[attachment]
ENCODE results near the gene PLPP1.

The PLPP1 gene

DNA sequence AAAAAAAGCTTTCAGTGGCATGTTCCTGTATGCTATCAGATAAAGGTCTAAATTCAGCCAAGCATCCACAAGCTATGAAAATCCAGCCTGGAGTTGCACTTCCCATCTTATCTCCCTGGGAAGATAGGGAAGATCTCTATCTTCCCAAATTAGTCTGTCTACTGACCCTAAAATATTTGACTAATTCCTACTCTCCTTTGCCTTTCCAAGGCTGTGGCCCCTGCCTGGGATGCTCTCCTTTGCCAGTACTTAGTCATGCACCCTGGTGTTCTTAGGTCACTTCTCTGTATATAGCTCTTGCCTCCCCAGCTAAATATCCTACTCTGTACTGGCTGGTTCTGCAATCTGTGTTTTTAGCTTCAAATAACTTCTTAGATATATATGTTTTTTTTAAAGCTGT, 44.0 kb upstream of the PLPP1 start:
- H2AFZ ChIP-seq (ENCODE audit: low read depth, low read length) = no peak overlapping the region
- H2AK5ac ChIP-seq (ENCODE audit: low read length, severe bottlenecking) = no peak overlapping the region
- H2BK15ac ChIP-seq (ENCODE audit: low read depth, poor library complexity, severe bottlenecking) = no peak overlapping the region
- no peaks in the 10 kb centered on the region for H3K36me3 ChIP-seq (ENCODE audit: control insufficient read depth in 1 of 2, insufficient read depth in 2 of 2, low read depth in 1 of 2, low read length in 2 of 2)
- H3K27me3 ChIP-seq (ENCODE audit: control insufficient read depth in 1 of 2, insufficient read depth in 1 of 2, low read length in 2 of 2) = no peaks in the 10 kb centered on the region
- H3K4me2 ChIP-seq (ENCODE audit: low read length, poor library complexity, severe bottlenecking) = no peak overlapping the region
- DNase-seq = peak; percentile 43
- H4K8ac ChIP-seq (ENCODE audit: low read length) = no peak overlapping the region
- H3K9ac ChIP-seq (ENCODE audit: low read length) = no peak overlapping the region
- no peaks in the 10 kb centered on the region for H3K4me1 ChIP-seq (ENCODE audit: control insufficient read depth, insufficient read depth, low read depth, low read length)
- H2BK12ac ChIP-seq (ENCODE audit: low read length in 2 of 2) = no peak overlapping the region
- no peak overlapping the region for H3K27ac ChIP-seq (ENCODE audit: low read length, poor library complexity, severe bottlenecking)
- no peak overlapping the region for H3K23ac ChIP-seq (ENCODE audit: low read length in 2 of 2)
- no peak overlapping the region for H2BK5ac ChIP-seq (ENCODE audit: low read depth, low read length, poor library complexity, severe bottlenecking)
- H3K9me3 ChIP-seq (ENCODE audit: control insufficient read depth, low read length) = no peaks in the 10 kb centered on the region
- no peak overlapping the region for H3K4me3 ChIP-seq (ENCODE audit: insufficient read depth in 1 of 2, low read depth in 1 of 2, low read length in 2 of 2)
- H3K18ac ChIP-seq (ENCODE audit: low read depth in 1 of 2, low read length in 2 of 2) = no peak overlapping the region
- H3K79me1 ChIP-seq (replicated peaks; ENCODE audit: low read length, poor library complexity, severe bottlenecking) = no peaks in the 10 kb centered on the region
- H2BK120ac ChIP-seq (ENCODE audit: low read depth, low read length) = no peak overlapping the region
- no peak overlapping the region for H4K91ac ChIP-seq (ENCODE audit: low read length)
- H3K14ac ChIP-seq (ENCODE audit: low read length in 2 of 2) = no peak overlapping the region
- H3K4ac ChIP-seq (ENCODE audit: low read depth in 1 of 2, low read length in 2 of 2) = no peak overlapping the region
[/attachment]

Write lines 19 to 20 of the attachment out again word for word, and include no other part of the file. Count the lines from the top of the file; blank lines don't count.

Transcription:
- no peak overlapping the region for H3K4me3 ChIP-seq (ENCODE audit: insufficient read depth in 1 of 2, low read depth in 1 of 2, low read length in 2 of 2)
- H3K18ac ChIP-seq (ENCODE audit: low read depth in 1 of 2, low read length in 2 of 2) = no peak overlapping the region